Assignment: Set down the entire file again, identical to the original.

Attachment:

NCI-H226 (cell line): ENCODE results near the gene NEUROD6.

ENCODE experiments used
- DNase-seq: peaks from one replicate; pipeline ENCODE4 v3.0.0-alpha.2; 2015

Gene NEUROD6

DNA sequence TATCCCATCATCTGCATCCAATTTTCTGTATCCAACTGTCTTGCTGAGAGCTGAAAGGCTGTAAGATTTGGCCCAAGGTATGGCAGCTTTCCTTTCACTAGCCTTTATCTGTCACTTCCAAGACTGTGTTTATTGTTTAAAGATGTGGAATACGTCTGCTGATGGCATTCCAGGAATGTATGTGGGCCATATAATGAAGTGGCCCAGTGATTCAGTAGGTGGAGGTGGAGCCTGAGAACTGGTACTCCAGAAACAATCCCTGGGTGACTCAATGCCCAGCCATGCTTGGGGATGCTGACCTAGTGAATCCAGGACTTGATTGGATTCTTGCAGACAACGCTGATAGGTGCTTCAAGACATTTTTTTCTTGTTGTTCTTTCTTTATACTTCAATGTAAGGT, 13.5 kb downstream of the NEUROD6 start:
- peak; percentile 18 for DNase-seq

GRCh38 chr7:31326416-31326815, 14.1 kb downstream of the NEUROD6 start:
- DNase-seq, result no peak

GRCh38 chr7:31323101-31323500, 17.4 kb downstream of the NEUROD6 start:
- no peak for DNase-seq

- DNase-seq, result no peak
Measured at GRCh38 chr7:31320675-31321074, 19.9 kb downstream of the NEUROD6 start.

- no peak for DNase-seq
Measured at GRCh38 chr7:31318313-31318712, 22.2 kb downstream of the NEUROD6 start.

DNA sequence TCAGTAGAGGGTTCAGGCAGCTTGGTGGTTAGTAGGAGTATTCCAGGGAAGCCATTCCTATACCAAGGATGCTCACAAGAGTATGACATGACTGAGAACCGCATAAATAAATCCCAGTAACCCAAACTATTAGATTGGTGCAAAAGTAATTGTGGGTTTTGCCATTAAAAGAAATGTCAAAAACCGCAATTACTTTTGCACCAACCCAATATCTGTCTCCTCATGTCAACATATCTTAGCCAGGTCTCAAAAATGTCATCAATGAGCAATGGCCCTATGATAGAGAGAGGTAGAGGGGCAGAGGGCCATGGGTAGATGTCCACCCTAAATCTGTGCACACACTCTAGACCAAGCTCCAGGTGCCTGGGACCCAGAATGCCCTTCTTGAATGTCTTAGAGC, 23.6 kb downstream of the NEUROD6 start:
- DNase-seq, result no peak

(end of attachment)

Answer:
NCI-H226 (cell line): ENCODE results near the gene NEUROD6.

ENCODE experiments used
- DNase-seq: peaks from one replicate; pipeline ENCODE4 v3.0.0-alpha.2; 2015

Gene NEUROD6

DNA sequence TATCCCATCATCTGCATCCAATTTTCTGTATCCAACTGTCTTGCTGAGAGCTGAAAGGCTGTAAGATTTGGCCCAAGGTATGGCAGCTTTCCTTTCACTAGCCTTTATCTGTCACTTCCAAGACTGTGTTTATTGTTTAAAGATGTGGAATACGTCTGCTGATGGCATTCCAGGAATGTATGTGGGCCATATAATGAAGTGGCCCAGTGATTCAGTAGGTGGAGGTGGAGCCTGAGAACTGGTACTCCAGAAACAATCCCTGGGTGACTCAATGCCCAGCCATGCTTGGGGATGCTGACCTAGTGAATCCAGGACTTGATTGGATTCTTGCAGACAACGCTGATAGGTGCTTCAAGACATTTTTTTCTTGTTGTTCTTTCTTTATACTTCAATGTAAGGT, 13.5 kb downstream of the NEUROD6 start:
- peak; percentile 18 for DNase-seq

GRCh38 chr7:31326416-31326815, 14.1 kb downstream of the NEUROD6 start:
- DNase-seq, result no peak

GRCh38 chr7:31323101-31323500, 17.4 kb downstream of the NEUROD6 start:
- no peak for DNase-seq

- DNase-seq, result no peak
Measured at GRCh38 chr7:31320675-31321074, 19.9 kb downstream of the NEUROD6 start.

- no peak for DNase-seq
Measured at GRCh38 chr7:31318313-31318712, 22.2 kb downstream of the NEUROD6 start.

DNA sequence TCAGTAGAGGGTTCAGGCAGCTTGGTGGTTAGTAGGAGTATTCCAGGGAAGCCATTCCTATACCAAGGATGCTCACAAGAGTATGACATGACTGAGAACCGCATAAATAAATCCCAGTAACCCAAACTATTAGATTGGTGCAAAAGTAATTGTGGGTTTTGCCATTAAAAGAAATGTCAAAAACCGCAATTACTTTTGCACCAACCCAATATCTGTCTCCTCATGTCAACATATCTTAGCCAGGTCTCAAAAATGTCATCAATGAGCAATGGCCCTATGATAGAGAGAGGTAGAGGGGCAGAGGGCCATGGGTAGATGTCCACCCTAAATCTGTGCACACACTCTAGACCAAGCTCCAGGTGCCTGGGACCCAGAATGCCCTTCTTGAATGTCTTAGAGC, 23.6 kb downstream of the NEUROD6 start:
- DNase-seq, result no peak